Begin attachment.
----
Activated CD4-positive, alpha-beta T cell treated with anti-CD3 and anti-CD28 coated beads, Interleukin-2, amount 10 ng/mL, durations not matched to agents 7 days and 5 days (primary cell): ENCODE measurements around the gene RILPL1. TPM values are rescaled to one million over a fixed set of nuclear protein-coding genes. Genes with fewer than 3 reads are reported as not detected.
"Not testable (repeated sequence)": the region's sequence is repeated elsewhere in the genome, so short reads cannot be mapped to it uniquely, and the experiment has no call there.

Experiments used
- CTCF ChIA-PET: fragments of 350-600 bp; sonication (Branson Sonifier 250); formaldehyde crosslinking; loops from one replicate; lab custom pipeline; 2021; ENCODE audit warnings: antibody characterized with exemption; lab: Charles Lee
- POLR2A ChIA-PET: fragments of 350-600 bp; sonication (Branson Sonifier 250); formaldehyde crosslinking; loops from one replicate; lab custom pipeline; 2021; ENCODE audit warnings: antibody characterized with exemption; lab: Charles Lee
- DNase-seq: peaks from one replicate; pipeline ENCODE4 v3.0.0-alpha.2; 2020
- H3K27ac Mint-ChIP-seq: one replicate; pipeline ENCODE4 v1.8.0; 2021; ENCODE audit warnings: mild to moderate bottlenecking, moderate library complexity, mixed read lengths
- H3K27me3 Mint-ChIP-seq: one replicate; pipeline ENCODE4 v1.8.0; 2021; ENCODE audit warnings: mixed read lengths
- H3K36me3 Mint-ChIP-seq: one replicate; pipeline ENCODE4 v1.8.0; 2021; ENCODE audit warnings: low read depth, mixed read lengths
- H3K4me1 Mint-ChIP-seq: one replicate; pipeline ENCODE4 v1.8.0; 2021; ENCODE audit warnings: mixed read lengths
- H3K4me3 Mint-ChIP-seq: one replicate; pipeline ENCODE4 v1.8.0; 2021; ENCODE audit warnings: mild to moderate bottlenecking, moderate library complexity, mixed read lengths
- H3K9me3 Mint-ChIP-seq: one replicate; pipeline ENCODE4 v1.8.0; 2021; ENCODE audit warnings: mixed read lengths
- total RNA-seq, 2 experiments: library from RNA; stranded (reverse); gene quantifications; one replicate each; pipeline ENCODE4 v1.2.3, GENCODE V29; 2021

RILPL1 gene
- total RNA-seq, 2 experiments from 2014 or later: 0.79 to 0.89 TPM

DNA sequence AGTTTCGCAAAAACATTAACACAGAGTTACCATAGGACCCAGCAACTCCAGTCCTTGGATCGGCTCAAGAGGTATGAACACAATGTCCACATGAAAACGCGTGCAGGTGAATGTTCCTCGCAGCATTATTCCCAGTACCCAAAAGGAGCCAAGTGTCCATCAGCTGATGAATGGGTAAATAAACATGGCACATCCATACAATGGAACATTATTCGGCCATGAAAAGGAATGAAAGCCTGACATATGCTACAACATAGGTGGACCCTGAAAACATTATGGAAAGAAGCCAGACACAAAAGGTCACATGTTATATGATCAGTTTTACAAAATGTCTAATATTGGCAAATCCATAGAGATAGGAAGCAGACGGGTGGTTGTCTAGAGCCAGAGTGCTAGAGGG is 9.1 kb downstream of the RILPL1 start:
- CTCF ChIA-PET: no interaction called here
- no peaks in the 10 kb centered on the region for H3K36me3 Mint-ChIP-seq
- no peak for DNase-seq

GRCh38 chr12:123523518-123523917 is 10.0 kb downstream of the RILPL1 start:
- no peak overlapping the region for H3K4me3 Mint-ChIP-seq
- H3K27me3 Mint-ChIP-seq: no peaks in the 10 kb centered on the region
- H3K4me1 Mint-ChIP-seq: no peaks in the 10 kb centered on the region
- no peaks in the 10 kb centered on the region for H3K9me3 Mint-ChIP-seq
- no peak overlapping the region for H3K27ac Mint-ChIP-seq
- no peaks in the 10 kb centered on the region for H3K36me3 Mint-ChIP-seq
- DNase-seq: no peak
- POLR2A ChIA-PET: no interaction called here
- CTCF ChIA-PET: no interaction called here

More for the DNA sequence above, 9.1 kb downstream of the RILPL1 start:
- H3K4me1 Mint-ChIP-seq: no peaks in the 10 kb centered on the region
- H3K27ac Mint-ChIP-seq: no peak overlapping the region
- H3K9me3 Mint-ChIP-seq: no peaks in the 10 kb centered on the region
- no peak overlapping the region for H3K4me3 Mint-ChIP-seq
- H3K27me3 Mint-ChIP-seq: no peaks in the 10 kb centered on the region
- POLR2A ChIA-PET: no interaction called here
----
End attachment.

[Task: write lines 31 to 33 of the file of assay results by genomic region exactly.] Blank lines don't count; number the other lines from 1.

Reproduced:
- H3K4me1 Mint-ChIP-seq: no peaks in the 10 kb centered on the region
- H3K27ac Mint-ChIP-seq: no peak overlapping the region
- H3K9me3 Mint-ChIP-seq: no peaks in the 10 kb centered on the region